Monthly Archives: November 2009

I shouldn’t complain…

At the time my daughter Cassandra wanted to get her long hair cut short, I complained loudly at the extravagance. $50 for a hair cut! Still, doting fathers can complain all they like. In the end beautiful daughters always get what they want.

I decided to shoot some pictures of this, her first appointment in a grown-up salon. This picture is the fifth from that session that has sold this year. So far I’m about $1,000 in front on that hairdressing appointment!

My daughter Cassandra gets her hair styled by Dan at Lustre in South Hobart.

 

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Filed under Australian, Digital photography, Photographer, Photography, Photojournalism, portraits, Rob Walls, Stock photography, Tasmania

“Wild Eye”, the Souvenir King

This fine portrait of Australian soldier, Private John Hines aka The Souvenir King is part of a very interesting series of photographs from the Australian War Memorial held by the National Media Museum on Flickr under a Creative Commons Licence. Some of the photographs are by that sometimes controverial Australian war photographer, Frank Hurley. It was Hurley’s belief that darkroom manipulation was the only effective way of conveying the drama of war. Some of his pictures were a combination from many separate negatives. As you can see, photo manipulation was prevalent long before the arrival of Photoshop and digital imaging.

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An unashamed film heretic…

One for Guido Benschop: Tasmanian portable toilet No. 1. Taken yesterday while testing my new 80-200mm Nikkor 2.8 D lens. © Rob Walls

I am not ashamed to admit that I don’t mourn the passing of film. The hollow, pissing-in-the-wind wails of those who claim a resurgence of the medium, cut no ice with me. One of the complaints of the old-hand film devotees is that in days gone by you could buy a camera and it would be twenty or thirty years before it needed replacing. I fail to see the merit of the argument. When I used a Speed Graphic, I welcomed the move to a twin lens TLR, When I used a rangefinder camera, I embraced the arrival of the SLR, then in-camera exposure metering and motor-winds.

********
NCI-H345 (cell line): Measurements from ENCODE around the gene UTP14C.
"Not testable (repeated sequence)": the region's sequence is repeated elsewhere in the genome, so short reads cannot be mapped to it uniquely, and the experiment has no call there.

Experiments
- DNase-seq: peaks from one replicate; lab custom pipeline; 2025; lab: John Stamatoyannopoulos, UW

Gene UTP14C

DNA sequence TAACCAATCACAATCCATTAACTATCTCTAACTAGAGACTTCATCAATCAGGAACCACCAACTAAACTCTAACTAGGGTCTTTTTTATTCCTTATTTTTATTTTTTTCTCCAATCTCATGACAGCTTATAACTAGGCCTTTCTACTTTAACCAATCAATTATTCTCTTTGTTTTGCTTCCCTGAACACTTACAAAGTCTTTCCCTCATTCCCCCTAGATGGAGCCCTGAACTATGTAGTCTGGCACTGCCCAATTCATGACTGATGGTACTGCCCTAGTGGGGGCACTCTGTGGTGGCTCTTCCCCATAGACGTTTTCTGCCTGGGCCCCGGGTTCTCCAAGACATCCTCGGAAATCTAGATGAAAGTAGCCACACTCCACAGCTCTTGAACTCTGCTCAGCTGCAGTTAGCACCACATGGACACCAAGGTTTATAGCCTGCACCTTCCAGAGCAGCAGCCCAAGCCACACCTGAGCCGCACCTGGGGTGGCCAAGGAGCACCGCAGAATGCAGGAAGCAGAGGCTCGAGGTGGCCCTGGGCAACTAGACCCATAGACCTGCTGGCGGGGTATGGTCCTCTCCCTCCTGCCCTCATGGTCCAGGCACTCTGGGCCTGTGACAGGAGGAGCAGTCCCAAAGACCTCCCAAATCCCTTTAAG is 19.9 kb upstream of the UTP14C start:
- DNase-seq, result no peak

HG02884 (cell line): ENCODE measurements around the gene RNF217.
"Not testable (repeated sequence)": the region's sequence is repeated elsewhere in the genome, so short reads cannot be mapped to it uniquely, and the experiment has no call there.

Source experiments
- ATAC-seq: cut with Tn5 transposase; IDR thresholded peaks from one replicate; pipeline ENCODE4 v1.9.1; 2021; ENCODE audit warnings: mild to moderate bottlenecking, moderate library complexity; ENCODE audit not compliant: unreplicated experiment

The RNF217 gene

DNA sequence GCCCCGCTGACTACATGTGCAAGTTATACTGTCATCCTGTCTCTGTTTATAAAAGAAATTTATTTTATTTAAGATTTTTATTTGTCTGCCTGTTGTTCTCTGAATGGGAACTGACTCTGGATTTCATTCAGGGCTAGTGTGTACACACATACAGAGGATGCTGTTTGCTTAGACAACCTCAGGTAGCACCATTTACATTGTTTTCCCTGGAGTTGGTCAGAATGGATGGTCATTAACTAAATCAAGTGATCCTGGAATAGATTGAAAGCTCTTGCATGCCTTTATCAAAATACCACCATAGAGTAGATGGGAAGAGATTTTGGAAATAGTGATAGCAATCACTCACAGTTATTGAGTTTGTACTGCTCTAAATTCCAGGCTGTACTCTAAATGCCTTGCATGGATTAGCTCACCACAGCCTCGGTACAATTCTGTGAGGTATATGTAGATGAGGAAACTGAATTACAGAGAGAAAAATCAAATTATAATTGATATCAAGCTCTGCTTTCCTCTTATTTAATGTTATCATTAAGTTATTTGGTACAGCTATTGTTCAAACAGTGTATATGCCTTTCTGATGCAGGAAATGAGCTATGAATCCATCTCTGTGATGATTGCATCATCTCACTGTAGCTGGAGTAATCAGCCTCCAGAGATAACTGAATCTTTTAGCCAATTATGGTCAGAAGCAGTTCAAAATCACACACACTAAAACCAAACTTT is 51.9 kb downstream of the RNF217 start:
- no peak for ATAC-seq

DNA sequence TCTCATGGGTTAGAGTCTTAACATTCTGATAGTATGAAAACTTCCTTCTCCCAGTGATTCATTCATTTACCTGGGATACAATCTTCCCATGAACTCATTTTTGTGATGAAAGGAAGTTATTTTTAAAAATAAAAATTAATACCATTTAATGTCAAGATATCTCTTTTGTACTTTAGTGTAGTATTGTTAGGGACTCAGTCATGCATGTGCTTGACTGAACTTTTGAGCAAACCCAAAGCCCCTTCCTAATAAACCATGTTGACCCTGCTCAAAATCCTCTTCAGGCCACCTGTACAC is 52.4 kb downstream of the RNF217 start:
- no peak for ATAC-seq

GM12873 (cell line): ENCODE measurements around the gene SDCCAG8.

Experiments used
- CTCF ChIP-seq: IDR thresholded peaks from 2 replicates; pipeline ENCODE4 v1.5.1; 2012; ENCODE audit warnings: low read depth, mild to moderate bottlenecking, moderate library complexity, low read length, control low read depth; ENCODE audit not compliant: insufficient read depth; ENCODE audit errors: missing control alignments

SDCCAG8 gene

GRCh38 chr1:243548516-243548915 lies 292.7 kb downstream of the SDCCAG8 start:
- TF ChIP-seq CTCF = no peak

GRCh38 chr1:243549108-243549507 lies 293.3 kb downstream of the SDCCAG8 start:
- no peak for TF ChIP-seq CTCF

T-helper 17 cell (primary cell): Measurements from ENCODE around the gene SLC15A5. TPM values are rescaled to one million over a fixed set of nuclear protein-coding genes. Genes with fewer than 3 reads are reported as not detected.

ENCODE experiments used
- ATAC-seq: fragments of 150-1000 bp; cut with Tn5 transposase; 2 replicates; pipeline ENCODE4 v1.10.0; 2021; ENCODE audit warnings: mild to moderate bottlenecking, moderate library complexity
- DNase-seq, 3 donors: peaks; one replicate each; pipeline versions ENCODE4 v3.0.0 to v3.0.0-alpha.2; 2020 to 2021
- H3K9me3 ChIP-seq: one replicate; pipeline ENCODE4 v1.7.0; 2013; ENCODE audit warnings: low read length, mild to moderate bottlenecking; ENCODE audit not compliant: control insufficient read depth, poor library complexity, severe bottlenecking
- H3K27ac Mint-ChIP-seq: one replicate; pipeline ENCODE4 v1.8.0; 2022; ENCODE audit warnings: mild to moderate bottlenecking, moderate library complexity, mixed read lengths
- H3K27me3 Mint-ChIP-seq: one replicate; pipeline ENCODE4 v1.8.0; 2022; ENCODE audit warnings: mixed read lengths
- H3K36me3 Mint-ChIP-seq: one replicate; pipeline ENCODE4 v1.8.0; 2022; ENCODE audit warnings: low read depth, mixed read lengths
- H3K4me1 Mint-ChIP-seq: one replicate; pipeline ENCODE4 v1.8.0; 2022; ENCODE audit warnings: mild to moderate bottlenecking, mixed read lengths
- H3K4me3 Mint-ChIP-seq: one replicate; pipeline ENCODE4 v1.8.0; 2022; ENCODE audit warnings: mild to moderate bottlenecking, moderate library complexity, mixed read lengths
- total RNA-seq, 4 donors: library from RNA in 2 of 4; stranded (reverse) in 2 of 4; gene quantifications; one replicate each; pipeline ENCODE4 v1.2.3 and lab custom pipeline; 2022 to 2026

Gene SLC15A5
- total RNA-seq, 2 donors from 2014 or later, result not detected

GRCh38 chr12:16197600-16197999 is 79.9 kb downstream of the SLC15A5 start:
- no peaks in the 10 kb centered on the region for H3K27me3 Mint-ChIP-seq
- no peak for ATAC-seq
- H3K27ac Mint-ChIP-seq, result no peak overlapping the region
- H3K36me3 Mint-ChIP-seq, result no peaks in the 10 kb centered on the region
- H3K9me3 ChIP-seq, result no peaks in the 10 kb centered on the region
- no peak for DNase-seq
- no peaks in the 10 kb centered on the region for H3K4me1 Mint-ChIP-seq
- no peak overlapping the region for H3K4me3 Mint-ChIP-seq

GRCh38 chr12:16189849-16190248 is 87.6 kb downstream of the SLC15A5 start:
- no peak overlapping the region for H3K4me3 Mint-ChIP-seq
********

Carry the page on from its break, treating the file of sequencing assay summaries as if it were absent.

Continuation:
One of the greatest joys of the photographer is opening the box of a brand-new camera and lifting out a pristine machine, full of potential and possibility; breathing in the new camera smell, so sensual and full of promise. I delight in the upgrading of my digital cameras as now I can get that new camera hit every year. If they could package that smell as an after-shave, I’d buy it.

I don’t splurge on the top-of-the range, $5,000 models, preferring mid-range professional cameras. Cameras that will do the job without breaking either my back or my bank. Pragmatic and unsentimental, I look at it from the point-of-view that a new digital camera can pay for itself with a single day’s work or the licencing of a few good stock shots. After that it’s all profit.

This month, I’ll enjoy that new camera charge twice. Two weeks ago with Canon’s beautifully rugged point-and-shoot, the G11…and next week opening one of those beautiful golden boxes and inhaling that heady Nikon smell with the delivery of a new D90.

I still recall the pleasures the darkroom gave me…but like old loves, I don’t want to revisit them. I’m content with replacing the smell of developer, stop bath and hypo with the more subtle and sophisticated aroma of new digital hardware. The odors of the darkroom were always about the past, of pictures already made; the smell of a new digital camera is about the future, it is the promise of pictures yet to come.

“Be not the first by whom the new are tried, nor yet the last to lay the old aside.” Alexander Pope

As dead as film...another lens test. Can't wait for the new D90 to arrive. © Rob Walls

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Filed under Australian, Digital photography, Opinion, Photographer, Photography, Rob Walls, Tasmania

Pure colour…

Too much history; too much black and white; too many old pictures lately…so I thought I’d post something I shot last week with my new walk-around camera, the Canon G11. This is the fire escape behind Kodak House in Hobart…still flaunting its bright corporate yellow though the company no longer occupies the building.

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Fire escape, Hobart © Rob Walls 2009

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A Stamp or two from the album…

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Terence Stamp, 1967 © Rob Walls

In 1967, I was hired by UPI to shoot publicity stills for the John Schlesinger film of Thomas Hardy’s, Far From the Madding Crowd. Ten days of big budget movie promotion with Julie Christie, and Terence Stamp. A week of hard work and hard partying; dining on venison at Longleat with the Marquess of Bath, chartered trains to tour Hardy country, fine wines, unlimited Cuban cigars…and a brief to individually photograph a hundred invited journalists from all over the world, talking with the stars. Motor drives were just coming in but I had yet to afford one and shooting 30 rolls of Tri-X a day, I blistered my thumb on the milled wind lever of my Nikons.